I’ve managed to get to the wetlands a couple of times over the last two weeks. I am so excited about the arrival of fall!!!!! Cooler weather means fewer insects, who seem to love dining out on me, and fewer people. Fewer people mean more critters to watch!
It’s that time of year. Mammals are very busy getting ready for their young ones. I ran into a few deer and a very large beaver who seemed a bit dismayed that I was walking along the creek. I gave her space.
Finally, I am getting around to getting out to the Wetlands a bit more regularly. I always look forward to cold mornings when there are just a few humans on the paths. We nod at each other and sometimes share our stories of who we have been seeing. It is a kind of quiet community, and I would venture to say, one that brings some peace to many of us worrying about the current state of things. While we may not know what is coming, one thing I am sure about is my commitment to keep sharing and hoping more humans pay attention. Click on pictures to enlarge.
Not a great a picture, but I wanted to share this because I think this bald eagle couple might be contemplating a nest here. This would be a wonderful addition to the wetlands, and it looks like good real estate!
Northern Harrier trying to outmaneuver a group of sandpipers and a killdeer. They got away.
Deer and coyotes.
Bluebirds, goldfinches, and herons, oh my.
It is that time of year again when I have trouble staying at my desk and getting my work done. The number of migrants at the Wakarusa Wetlands has been astounding. And, of course, the year-round residents like the deer and bald eagles are always a pleasure to see. Click on pictures to enlarge.
The area I used to visit three or four times a week at the Wakarusa Wetlands is open again. While I did not venture north to areas most affected by the construction, I was overjoyed to go back in to my usual spots. The mitigation areas looked very good from what I could see. The newer Maple Marsh, Ibis Swale, Duck Lake, and Shorebird Shallows were all busy with geese, grebes, gulls, and assorted ducks (many mallards, Northern shovelers, and teal). Killdeer were all along the edges. I did not get a lot of pictures this morning, but I saw a beaver, mink, and muskrat from a distance as well as a big group of deer. I am trying to stay positive, but do worry about how all of the proposed development along 31st is going to affect this area. It looks like there is one path that goes under the highway where Louisiana Street was. I hope that once the highway is finished and heavily traveled that animals use that. I could not see from where I was how that all works, but I am keeping my fingers crossed. An updated map can be found, here: http://www.bakeru.edu/images/pdf/About/Wetlands/Wetlands_Area_Mapweb.pdf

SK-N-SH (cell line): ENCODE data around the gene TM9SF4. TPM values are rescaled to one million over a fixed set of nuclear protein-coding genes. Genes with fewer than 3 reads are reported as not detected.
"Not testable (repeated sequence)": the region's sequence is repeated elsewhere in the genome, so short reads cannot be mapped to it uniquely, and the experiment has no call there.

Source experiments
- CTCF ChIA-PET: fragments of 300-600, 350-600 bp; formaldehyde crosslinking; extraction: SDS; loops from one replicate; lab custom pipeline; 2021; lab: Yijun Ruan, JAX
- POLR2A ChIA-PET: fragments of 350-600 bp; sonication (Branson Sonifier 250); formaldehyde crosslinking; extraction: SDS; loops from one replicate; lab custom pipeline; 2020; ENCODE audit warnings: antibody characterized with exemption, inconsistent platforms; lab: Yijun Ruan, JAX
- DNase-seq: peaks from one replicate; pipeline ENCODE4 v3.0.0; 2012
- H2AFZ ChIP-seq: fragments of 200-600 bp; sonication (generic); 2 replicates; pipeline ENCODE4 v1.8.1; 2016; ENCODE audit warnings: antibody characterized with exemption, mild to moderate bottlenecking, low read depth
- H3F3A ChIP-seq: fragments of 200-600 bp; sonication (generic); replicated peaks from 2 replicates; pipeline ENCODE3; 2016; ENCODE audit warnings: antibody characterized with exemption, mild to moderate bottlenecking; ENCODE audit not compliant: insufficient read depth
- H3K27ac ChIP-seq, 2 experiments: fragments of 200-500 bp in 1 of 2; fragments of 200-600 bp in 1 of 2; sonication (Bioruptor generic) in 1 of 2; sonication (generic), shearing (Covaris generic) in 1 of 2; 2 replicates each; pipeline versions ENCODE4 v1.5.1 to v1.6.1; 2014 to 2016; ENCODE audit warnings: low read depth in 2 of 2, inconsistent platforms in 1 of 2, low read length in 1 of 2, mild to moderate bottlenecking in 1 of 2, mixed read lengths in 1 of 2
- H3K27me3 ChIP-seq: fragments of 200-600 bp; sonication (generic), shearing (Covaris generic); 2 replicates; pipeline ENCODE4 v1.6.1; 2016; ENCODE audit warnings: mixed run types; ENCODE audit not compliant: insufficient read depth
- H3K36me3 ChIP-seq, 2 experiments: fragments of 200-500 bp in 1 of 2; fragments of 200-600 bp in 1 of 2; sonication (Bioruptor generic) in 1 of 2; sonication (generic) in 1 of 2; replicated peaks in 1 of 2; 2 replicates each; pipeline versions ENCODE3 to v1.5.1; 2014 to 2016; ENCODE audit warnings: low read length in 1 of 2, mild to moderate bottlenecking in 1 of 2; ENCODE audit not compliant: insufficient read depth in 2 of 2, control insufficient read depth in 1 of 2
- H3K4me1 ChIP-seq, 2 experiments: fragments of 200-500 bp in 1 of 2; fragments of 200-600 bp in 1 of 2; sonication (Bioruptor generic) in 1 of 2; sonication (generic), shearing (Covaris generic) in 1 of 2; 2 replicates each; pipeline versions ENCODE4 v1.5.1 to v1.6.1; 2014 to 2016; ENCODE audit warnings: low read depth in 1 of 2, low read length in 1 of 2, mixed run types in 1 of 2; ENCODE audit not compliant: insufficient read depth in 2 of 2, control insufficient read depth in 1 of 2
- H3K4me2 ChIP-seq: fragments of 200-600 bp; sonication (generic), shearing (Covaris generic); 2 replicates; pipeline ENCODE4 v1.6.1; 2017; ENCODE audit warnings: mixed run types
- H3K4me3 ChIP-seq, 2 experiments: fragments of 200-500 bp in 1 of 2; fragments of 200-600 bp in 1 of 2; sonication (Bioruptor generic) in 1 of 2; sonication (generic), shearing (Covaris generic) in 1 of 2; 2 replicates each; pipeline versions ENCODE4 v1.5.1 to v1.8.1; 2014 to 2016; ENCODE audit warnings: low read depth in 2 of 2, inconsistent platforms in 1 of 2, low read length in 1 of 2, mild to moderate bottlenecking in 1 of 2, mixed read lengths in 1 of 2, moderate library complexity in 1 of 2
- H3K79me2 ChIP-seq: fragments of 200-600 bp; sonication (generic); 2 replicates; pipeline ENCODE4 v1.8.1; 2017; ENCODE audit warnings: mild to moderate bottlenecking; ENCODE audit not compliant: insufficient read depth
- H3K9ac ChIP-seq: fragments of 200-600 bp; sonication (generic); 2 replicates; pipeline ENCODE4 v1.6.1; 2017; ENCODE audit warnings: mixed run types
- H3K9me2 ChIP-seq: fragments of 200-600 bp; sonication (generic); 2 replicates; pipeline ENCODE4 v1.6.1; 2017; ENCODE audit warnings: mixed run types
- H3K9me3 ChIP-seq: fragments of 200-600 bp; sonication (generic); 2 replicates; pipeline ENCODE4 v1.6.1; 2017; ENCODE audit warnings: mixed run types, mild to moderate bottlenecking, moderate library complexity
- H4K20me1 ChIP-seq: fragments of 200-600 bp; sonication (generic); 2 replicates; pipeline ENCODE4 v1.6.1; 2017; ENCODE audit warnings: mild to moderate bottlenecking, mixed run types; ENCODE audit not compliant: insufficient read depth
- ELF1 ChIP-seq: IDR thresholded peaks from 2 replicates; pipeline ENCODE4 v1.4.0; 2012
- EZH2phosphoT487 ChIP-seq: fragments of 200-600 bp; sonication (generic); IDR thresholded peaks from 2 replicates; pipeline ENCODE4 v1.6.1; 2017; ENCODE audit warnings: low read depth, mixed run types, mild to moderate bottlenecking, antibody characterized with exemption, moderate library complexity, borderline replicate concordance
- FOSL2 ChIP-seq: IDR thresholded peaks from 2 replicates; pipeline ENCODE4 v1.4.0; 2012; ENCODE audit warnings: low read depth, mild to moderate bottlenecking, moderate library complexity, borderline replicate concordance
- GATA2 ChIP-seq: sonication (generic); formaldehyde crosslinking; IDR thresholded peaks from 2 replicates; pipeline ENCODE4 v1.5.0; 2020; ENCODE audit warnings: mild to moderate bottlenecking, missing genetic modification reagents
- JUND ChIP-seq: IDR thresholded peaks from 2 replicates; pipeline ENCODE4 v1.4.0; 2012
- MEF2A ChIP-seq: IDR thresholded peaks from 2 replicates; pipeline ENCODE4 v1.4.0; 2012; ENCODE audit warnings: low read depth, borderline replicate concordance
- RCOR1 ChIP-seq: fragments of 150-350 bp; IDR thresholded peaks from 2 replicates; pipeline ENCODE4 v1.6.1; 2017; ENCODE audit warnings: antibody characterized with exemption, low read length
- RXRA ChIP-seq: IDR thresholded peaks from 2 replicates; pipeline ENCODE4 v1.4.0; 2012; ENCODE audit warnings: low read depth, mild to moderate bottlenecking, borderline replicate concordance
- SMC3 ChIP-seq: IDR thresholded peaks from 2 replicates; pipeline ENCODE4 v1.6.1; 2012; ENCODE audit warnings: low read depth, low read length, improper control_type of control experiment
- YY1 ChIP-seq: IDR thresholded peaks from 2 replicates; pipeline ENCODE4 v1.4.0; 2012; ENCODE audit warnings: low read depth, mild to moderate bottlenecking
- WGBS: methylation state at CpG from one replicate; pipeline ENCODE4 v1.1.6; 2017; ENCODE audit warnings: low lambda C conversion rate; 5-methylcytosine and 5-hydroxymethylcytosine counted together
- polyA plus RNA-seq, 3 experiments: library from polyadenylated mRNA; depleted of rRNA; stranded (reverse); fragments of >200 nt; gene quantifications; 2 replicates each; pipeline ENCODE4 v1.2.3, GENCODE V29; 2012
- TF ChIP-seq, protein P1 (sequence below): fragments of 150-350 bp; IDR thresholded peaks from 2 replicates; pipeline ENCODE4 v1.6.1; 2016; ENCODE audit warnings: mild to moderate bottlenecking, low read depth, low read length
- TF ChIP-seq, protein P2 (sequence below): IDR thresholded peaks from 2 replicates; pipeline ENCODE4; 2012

I am so happy to see so many deer and turkeys this fall. They seem to be everywhere the last couple of weeks. Seeing them foraging together a few times was a nice treat. Click on pictures to enlarge.
And one lone turkey vulture. They will be leaving soon. I always miss their beautiful soaring, their kettles.
Every picture I post this week will be from the area of the Wakarusa Wetlands that will be obliterated by the SLT. I have hundreds of pictures of hundreds of species who will be displaced and/or killed by greed and indifference.
This will be gone. Click on pictures to enlarge.
Nice to see some spring this morning! Click on pictures to enlarge.
It was incredibly bleak and cloudy yesterday, but still a wonderful time for making a lap around the lake. Sometimes, these cloudy days when no one is around are the best.
First, we met some cedar waxwings chowing down on berries.
There were numerous pelicans on the water and turkeys foraging the fields.
A heron rookery we visited last year was very active. It looks like some of the herons might already be incubating eggs.
We met an amazing Canada goose. He looks like he took a bath in white paint up to his neck. This is called “leucism,” It is not harmful, just reduced pigmentation.
We saw snow geese and Ross’s geese.
An beautiful group of deer posed for a shot before taking off for the woods.
My favorite part of the day was watching a group of snow geese (Canada geese, blue geese, greater white-fronted geese, and Ross’s geese too!) taking off from a field. So beautiful!
The last stop was a bald eagles’ nest where some brooding is going on. We visited last week and both parents were feeding. The eaglets are too small to see from the road right now. Can’t wait to watch them growing up!